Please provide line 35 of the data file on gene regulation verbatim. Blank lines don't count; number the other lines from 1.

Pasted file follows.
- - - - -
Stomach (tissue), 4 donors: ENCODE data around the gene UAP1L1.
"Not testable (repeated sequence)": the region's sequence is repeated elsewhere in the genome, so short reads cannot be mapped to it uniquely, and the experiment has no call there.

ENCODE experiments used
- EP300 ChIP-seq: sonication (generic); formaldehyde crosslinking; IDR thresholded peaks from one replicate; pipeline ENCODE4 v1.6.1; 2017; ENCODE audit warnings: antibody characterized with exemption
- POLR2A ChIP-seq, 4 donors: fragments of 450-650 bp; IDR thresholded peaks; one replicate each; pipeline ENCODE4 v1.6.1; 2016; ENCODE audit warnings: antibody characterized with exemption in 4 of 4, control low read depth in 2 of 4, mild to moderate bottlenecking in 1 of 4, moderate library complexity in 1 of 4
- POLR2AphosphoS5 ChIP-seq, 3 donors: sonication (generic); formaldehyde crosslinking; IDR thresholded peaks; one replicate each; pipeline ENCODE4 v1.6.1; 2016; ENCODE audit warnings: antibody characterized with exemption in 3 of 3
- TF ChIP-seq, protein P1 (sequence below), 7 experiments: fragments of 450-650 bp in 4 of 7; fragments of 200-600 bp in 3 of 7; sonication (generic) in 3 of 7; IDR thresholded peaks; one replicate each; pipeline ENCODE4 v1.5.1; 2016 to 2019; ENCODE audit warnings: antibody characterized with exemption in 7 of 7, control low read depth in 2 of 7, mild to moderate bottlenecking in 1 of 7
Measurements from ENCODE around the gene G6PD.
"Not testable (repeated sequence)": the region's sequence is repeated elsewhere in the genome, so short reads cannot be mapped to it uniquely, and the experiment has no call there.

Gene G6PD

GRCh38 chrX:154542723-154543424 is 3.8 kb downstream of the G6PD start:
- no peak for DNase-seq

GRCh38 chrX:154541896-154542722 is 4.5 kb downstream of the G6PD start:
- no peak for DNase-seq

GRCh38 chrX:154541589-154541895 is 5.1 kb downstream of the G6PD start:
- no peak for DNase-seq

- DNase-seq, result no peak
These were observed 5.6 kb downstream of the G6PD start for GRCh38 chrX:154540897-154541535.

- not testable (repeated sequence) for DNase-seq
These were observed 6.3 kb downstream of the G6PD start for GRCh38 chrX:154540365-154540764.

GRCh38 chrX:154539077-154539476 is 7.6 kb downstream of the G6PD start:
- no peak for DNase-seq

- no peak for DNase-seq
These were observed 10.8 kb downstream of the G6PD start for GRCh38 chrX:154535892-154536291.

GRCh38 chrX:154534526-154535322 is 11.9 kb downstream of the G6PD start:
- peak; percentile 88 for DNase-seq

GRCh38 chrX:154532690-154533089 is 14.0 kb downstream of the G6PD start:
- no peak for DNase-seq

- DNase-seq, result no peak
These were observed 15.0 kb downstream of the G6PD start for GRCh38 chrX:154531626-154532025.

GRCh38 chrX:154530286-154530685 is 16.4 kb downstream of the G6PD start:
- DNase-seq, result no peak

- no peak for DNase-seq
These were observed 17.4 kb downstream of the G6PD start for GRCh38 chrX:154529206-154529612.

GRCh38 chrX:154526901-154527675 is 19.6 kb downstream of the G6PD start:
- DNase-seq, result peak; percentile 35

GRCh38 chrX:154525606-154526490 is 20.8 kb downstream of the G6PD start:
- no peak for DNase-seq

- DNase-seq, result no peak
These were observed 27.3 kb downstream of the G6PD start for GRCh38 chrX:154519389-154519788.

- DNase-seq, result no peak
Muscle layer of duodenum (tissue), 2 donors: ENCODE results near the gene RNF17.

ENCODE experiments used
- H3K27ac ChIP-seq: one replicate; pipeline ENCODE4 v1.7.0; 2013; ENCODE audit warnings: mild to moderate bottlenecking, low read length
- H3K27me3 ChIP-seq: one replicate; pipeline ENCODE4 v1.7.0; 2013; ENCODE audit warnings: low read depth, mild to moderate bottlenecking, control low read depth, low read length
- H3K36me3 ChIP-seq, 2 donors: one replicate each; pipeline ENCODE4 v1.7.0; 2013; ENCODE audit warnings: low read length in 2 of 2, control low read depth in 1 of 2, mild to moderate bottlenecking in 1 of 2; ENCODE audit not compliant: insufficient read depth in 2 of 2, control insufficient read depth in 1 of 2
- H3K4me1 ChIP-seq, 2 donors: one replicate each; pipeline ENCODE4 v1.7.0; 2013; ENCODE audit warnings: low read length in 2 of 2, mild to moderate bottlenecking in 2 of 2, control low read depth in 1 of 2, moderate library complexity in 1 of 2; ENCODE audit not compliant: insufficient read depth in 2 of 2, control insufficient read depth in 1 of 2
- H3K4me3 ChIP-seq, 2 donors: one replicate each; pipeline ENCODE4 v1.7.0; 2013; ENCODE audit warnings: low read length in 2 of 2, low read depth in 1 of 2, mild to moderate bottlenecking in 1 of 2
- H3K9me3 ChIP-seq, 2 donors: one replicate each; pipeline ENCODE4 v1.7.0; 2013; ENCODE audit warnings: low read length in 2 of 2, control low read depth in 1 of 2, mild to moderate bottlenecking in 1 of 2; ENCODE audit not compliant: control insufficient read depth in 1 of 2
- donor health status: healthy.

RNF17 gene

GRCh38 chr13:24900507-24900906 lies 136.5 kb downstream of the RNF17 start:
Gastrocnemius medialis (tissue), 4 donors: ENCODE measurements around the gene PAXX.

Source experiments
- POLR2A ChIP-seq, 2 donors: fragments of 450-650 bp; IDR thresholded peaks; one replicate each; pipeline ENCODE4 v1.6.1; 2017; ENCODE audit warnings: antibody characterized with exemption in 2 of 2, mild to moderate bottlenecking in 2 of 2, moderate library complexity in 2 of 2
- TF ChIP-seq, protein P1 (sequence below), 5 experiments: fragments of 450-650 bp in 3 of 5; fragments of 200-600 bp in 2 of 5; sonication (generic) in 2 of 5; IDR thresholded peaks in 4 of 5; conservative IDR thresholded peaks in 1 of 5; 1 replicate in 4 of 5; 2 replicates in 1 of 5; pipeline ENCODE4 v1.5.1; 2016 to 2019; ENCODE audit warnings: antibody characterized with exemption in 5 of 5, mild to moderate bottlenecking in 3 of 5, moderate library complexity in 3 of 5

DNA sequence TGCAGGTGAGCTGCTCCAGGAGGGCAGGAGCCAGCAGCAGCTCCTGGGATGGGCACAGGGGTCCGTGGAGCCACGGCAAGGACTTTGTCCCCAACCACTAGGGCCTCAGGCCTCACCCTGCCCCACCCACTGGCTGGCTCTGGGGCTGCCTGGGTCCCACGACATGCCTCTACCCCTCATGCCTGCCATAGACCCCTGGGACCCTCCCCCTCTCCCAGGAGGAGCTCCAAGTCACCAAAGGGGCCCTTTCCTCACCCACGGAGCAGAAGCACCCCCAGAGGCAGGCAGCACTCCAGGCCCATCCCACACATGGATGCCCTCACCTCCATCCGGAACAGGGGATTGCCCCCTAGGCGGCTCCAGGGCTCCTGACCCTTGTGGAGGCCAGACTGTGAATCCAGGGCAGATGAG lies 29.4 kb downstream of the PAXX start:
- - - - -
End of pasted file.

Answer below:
GRCh38 chrX:154526901-154527675 is 19.6 kb downstream of the G6PD start: